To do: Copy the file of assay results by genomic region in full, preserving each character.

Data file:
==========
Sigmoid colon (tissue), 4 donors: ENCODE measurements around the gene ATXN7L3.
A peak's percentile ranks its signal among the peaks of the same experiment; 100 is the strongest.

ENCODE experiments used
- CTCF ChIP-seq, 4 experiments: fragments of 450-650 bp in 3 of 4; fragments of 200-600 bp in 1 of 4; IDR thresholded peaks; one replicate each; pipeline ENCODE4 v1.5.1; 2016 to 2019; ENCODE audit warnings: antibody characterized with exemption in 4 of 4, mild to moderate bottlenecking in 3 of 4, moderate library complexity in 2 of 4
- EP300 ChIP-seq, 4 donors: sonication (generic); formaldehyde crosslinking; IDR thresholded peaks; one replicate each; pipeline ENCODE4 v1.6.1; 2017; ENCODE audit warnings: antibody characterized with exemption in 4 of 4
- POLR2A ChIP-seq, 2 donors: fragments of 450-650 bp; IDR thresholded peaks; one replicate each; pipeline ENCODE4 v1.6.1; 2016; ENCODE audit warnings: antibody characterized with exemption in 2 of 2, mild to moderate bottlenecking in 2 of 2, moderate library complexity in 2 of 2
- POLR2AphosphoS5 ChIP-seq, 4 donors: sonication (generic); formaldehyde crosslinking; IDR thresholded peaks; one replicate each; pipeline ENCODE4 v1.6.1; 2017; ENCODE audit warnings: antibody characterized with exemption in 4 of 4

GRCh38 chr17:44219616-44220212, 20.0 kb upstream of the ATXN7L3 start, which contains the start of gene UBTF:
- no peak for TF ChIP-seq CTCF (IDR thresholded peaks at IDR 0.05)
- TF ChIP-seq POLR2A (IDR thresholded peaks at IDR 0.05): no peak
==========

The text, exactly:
Sigmoid colon (tissue), 4 donors: ENCODE measurements around the gene ATXN7L3.
A peak's percentile ranks its signal among the peaks of the same experiment; 100 is the strongest.

ENCODE experiments used
- CTCF ChIP-seq, 4 experiments: fragments of 450-650 bp in 3 of 4; fragments of 200-600 bp in 1 of 4; IDR thresholded peaks; one replicate each; pipeline ENCODE4 v1.5.1; 2016 to 2019; ENCODE audit warnings: antibody characterized with exemption in 4 of 4, mild to moderate bottlenecking in 3 of 4, moderate library complexity in 2 of 4
- EP300 ChIP-seq, 4 donors: sonication (generic); formaldehyde crosslinking; IDR thresholded peaks; one replicate each; pipeline ENCODE4 v1.6.1; 2017; ENCODE audit warnings: antibody characterized with exemption in 4 of 4
- POLR2A ChIP-seq, 2 donors: fragments of 450-650 bp; IDR thresholded peaks; one replicate each; pipeline ENCODE4 v1.6.1; 2016; ENCODE audit warnings: antibody characterized with exemption in 2 of 2, mild to moderate bottlenecking in 2 of 2, moderate library complexity in 2 of 2
- POLR2AphosphoS5 ChIP-seq, 4 donors: sonication (generic); formaldehyde crosslinking; IDR thresholded peaks; one replicate each; pipeline ENCODE4 v1.6.1; 2017; ENCODE audit warnings: antibody characterized with exemption in 4 of 4

GRCh38 chr17:44219616-44220212, 20.0 kb upstream of the ATXN7L3 start, which contains the start of gene UBTF:
- no peak for TF ChIP-seq CTCF (IDR thresholded peaks at IDR 0.05)
- TF ChIP-seq POLR2A (IDR thresholded peaks at IDR 0.05): no peak